High-risk areas urgently need improved access to vaccines

ICU admissions in Ontario are the highest they’ve been since the pandemic began. The variants of concern (VOCs) that are driving this third wave are associated with a 63 per cent increased risk of hospitalization, 103 per cent increased risk of needing intensive care and, significantly, a 56 per cent increased risk of death. The illness can peak later, making it hard to trace; it may be infectious for longer periods; and unvaccinated 40- and 50-year-olds are getting infected in high numbers. Indeed, the patients occupying the province’s ICUs are younger and younger.

Provincial leaders continue to hem and haw about opening up retail and dining when what we should be doing is rapidly expanding vaccine access to include younger age groups, those with pre-existing conditions and essential workers.

Through our work with the South Asian Health Network, a health education advocacy group we founded in 2020, we’ve been on the ground combatting vaccine hesitancy in these high-risk groups, organizing vaccine town halls and creating sharable resources that cut through the noise.

But there is also concurrent sky-high demand for the vaccine. People in high-risk jobs, with chronic conditions or with disabilities are all desperate to get a first shot, legitimately worrying for their safety in the third wave.

It is such conflicting messaging to tell these individuals that they are at high risk and should continue to stay home but are not a priority for vaccination and we don’t know when they will be. It’s frustrating to hear there are thousands of doses sitting unused in freezers in some parts of the province but you still have to wait. It’s exhausting to keep up with the changing criteria at each of the sites: some take >50 with chronic conditions, others >70; some you have to be a resident, others not. It’s worrisome to wonder if there are secret standby vaccine lists you don’t know about.

If high-risk people in high-risk areas are eagerly waiting to be vaccinated and there are empty slots at vaccine sites across the province, what are we waiting for?

First, all vaccine centres in high-risk areas should institute standby and pre-registration lists for the next eligible cohorts. If last-minute spots are available or there is unused vaccine at the end of the day, the thousands in the next priority cohort should get one.

Second, those living in high-risk postal codes should be able to get vaccinated wherever they can in the province. It seems exceptionally inequitable that areas with lower burden of disease and higher socioeconomic status have been lowering age limits much more quickly than high-priority areas, especially when these regions only allow those living within their specific postal codes to access vaccination spots while neighbouring residents suffer.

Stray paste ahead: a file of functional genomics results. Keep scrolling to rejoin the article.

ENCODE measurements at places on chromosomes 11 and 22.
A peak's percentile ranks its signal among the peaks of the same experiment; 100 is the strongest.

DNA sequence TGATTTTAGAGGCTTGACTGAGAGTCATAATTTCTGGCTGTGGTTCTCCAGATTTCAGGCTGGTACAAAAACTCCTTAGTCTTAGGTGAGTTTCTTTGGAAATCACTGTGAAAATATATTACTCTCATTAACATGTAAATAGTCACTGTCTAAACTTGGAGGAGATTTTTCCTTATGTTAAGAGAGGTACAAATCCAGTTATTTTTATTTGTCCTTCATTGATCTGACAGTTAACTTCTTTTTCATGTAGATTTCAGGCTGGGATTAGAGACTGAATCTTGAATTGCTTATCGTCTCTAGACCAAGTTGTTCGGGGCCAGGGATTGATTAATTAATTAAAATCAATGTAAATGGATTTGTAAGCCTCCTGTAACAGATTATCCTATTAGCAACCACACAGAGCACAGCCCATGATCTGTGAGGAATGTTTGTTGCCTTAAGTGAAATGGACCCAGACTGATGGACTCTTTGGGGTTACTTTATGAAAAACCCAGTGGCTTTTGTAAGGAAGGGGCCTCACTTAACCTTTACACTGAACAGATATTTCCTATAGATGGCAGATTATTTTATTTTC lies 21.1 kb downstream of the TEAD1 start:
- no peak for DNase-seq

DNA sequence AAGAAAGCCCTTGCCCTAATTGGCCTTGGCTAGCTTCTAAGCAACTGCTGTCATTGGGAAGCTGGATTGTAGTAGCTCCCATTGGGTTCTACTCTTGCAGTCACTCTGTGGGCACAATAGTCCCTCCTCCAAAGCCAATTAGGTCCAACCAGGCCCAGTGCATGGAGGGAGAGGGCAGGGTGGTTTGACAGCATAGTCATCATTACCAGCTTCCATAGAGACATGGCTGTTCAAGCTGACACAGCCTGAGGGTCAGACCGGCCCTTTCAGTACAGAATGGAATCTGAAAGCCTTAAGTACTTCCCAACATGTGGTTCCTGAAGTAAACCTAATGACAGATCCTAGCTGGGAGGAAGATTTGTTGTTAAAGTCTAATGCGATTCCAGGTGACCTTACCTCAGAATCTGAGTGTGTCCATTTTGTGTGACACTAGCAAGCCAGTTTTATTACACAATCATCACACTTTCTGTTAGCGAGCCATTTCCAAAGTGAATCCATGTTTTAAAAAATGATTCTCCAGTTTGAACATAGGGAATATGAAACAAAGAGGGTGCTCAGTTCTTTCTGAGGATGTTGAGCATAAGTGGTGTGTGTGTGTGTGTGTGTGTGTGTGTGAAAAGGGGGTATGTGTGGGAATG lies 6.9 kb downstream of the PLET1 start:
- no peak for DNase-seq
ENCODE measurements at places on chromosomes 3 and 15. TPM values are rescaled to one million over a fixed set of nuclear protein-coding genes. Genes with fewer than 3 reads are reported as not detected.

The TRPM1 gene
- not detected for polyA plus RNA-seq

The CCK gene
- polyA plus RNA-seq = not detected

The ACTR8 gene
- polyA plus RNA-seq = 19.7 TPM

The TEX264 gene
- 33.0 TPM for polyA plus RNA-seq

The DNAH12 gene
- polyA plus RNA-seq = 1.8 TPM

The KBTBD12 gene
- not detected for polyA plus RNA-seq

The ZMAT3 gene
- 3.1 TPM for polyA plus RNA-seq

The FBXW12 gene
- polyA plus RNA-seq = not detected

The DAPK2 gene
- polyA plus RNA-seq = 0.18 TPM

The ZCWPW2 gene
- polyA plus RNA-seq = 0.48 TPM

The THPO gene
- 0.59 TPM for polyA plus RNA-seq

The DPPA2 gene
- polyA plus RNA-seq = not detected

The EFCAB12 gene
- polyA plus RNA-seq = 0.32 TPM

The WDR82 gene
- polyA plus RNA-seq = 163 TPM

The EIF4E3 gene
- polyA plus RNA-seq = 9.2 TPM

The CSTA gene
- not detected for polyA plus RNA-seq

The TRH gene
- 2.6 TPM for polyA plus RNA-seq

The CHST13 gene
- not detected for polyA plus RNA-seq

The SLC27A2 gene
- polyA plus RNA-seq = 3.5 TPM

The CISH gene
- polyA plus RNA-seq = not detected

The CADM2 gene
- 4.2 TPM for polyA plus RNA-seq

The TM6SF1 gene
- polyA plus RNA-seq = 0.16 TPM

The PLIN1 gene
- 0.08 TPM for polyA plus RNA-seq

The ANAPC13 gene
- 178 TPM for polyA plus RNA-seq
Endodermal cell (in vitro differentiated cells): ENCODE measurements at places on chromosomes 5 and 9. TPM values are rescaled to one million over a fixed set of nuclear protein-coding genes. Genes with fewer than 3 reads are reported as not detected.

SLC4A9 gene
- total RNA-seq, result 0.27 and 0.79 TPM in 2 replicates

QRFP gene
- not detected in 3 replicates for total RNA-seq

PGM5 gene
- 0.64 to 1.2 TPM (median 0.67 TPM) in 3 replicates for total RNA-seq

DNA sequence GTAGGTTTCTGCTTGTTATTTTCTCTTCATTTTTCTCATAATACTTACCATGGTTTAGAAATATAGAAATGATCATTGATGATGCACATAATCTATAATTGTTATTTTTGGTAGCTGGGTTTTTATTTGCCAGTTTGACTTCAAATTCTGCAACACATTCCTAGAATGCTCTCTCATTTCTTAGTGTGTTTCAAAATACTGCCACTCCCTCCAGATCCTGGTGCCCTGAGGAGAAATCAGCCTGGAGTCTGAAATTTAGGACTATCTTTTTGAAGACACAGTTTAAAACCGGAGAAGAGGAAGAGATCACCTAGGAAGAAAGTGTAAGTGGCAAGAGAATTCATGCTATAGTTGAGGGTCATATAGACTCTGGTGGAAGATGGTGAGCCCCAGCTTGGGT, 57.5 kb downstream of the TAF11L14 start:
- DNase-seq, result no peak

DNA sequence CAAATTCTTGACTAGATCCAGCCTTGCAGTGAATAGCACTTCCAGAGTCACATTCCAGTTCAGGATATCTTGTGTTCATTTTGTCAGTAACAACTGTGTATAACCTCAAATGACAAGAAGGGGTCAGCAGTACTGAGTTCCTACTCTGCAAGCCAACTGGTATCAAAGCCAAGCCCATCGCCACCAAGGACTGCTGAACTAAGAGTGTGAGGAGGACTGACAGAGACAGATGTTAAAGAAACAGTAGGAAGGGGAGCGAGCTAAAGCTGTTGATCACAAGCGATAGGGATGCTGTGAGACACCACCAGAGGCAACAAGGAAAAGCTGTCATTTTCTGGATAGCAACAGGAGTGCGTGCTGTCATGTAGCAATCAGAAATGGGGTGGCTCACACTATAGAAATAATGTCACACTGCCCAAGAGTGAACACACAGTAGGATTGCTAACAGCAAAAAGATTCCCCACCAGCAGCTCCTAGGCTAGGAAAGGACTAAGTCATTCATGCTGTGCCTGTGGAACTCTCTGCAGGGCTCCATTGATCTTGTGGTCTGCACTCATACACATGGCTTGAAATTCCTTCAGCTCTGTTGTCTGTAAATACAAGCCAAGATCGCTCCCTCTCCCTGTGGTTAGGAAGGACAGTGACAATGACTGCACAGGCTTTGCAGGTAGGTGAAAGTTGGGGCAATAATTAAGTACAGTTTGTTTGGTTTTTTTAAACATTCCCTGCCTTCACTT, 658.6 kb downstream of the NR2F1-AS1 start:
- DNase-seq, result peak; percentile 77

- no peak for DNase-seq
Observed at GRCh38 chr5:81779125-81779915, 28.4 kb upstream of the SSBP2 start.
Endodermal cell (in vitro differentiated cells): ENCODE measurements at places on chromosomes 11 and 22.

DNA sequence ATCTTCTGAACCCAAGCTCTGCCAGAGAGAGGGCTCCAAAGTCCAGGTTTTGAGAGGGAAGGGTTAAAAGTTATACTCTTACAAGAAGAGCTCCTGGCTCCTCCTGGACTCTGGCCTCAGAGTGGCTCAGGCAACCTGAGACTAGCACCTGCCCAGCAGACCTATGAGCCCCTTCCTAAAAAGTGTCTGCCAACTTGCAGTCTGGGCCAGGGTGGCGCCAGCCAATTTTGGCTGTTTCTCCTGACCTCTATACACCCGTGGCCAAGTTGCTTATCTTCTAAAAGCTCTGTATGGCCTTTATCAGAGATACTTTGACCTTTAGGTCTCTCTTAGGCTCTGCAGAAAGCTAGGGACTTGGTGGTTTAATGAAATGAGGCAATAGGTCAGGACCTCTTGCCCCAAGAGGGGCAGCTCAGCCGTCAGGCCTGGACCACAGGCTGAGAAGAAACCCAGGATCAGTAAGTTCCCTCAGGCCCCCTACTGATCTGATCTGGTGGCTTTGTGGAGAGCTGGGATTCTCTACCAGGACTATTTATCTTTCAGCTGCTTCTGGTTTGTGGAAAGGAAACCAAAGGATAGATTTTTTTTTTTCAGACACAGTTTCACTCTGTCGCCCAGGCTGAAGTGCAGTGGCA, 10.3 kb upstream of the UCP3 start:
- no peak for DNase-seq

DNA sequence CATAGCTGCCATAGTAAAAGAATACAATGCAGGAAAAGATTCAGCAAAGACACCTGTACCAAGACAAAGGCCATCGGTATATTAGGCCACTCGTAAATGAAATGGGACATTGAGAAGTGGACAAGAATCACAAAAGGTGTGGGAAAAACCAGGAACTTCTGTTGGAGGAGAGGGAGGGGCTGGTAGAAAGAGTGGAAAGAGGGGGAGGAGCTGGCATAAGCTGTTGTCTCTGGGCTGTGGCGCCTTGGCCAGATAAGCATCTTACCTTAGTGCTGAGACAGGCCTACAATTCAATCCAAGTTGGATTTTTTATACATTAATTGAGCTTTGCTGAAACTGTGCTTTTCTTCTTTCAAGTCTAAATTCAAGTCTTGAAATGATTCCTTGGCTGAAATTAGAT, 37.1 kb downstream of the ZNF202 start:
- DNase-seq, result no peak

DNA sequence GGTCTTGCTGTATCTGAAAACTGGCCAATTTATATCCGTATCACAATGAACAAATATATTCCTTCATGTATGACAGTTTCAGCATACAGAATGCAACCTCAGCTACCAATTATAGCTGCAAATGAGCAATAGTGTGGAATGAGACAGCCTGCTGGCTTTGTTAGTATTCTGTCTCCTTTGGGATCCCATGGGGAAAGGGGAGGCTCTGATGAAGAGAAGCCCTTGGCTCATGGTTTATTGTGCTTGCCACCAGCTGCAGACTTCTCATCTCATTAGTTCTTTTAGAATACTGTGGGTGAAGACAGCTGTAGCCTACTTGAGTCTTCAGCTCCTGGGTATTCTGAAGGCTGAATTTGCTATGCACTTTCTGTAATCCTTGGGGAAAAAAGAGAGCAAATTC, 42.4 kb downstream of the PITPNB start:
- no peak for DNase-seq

Third, it’s time to aggressively drop the age cohort in high-risk areas and do whatever we can in terms of resources and logistics to extend hours and offer more appointment slots. Can sites be open 24/7 to accommodate those who work or have family obligations? This is especially important because the bulk of current infections are in younger essential workers while data from the Science Table indicate that vaccinations are not reaching populations at highest risk.

Fourth, we need to meet people where they are. This includes taking vaccines via mobile clinics to warehouses, manufacturing and processing facilities, to migrant workers, places of worships and community centres.

Fifth, as we increase the volume of traffic at existing sites, we need to make sure they have adequate staffing and support to provide a safe and efficient experience. We also should ensure sites are accessible for those with mobility challenges, can overcome language barriers and can provide information to address last-minute hesitations or concerns. Vaccine sites should also not be a source of virus exposure, but we’ve heard concerning accounts of people waiting in long lines or being asked to exchange their fitted mask for an ill-fitting one.

Finally, it’s clear that the multiple safety updates concerning the AstraZeneca shot are causing an erosion of public trust around this vaccine that will be difficult to undo. It would be wise to communicate exactly which vaccine a person is being scheduled for upfront to avoid no-shows or booking issues related to AstraZeneca.

Broadening eligibility aggressively at our existing sites won’t take away spaces from high-risk groups that have been eligible for some time but remain unvaccinated. We need more resources, community partnerships and alternative methods to reach members of these groups.

And we need to remember that lockdowns do not prevent the occupational transmission chains of COVID that have been driving the pandemic in Peel and the GTA. Essential workers who have no choice but to leave their homes and work as teachers or factory workers can bring a VOC home and infect their entire family. At some inflection point, we have to include high-risk essential workers on our list to be urgently vaccinated. That time is now.

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Seema Marwaha


Seema Marwaha is a general internal medicine physician, educator, researcher and journalist in Toronto.

Sabina Vohra-Miller


Sabina Vohra-Miller is the co-founder of the Toronto-based Vohra Miller Foundation, which aims to improve the health of the planet and its people.

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